Gallery-based experimental dance by Toronto choreographers lasted from 1972 to 1987. In the following summary of that scene, Lily Eng's activities are shown in context with other experimental choreographers.
(This summary is based on a detailed timeline, available as a download at the end of this article.)
all photos and videos are lily eng
text REFERENCES TO LILY ENG ARE HIGHLIGHTED IN RED
gallery Activities Of Toronto-Based Experimental Dancers, 1972-1987
From April 1973 to November 1974 Lily Eng and Peter Dudar (Missing Associates) were the only experimental choreographers working in Toronto galleries-totalling seven performances at A Space. Former National Ballet of Canada dancers Lawrence Adams and Miriam Adams were also choreographing experimental works, but still performing in theatrical venues, including the future location of 15 Dance Lab in Toronto.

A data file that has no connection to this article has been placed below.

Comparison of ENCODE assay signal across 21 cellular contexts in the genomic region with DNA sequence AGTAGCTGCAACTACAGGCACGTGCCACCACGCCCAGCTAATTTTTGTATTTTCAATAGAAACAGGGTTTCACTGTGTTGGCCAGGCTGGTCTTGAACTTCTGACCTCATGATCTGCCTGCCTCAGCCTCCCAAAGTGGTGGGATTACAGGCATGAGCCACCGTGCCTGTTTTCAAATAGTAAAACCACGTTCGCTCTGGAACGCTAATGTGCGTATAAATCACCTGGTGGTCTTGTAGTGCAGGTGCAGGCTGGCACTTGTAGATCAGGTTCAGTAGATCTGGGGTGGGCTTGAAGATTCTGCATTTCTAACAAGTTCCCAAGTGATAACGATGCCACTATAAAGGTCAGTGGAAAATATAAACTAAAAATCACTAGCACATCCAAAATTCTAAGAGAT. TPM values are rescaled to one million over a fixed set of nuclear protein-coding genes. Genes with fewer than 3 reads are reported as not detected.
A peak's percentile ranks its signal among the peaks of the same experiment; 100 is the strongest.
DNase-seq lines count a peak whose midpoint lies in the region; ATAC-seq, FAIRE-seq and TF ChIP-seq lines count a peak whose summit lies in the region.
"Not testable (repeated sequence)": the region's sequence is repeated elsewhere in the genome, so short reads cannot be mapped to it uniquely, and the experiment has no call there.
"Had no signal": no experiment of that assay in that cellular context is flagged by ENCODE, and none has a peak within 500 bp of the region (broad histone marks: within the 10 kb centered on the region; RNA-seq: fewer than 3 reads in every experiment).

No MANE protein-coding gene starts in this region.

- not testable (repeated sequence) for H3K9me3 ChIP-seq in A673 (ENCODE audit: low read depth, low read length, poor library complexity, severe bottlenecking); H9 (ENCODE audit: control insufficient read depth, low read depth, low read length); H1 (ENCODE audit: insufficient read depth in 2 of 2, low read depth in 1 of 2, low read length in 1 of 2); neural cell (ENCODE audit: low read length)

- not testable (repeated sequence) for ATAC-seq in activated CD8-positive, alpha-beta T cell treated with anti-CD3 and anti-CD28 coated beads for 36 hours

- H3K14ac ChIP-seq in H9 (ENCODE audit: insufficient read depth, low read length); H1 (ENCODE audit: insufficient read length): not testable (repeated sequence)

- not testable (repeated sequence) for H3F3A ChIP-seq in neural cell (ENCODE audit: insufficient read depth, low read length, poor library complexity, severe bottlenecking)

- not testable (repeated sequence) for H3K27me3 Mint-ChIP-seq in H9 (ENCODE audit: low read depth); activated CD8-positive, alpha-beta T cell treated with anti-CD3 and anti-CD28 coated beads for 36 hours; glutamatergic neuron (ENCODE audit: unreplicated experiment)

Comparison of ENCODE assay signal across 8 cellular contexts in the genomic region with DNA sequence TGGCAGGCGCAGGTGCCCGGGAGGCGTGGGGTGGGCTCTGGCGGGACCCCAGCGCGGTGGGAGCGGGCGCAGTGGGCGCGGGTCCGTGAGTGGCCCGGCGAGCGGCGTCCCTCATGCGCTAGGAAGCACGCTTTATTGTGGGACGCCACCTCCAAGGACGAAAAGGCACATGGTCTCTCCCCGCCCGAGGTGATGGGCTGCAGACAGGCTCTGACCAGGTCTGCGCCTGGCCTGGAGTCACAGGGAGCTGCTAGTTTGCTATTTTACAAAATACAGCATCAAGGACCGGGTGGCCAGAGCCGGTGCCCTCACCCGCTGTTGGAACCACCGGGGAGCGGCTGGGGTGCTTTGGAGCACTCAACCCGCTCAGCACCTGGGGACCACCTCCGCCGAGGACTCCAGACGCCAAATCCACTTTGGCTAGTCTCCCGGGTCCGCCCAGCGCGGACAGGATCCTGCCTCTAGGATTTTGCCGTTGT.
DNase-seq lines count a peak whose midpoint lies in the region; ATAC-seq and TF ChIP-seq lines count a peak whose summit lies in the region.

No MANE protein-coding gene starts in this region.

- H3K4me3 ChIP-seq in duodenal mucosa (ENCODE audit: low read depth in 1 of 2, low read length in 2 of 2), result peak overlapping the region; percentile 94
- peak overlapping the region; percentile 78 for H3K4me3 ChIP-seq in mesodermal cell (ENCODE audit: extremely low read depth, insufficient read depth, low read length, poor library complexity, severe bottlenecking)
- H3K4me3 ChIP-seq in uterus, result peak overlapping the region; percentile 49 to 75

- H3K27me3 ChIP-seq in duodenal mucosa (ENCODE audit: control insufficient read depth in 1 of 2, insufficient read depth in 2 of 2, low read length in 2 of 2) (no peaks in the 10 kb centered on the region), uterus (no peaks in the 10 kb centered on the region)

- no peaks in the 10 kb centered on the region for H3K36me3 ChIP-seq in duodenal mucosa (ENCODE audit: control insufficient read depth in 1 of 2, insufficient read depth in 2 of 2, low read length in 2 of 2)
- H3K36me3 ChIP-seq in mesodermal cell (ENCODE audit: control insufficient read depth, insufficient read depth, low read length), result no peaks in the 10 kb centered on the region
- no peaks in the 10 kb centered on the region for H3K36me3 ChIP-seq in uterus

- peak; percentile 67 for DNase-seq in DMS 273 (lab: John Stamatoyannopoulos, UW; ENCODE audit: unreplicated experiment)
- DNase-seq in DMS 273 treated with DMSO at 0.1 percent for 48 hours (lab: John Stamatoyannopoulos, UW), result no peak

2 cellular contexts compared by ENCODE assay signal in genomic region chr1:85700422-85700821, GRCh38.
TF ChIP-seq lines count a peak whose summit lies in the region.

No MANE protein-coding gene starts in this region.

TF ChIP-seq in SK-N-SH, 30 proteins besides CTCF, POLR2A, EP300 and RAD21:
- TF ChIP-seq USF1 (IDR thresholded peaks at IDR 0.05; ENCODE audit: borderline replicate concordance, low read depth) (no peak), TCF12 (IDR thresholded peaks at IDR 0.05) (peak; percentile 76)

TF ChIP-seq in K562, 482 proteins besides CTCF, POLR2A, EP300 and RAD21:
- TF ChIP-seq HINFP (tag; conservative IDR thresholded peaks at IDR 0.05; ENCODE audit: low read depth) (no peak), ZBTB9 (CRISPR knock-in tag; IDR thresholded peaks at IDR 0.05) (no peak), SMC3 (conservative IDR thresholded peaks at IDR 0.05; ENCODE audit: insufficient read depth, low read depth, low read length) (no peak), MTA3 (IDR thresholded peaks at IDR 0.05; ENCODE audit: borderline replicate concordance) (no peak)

A Space, Toronto, canada
In November 1974, Lawrence Adams and Miriam Adams initiated 15 Dance Lab as a parallel gallery, with a performance by Anna Blewchamp. Jennifer Mascall and Martha Bell, both graduates from York University's dance department, performed next. Very quickly, 15 Dance Lab became the starting venue for experimental choreographers emerging from York University. Others included Susan Aaron, Mimi Beck, Elizabeth Chitty, Louise Garfield, Johanna Householder, Terrill Maguire, and Joan Phillips.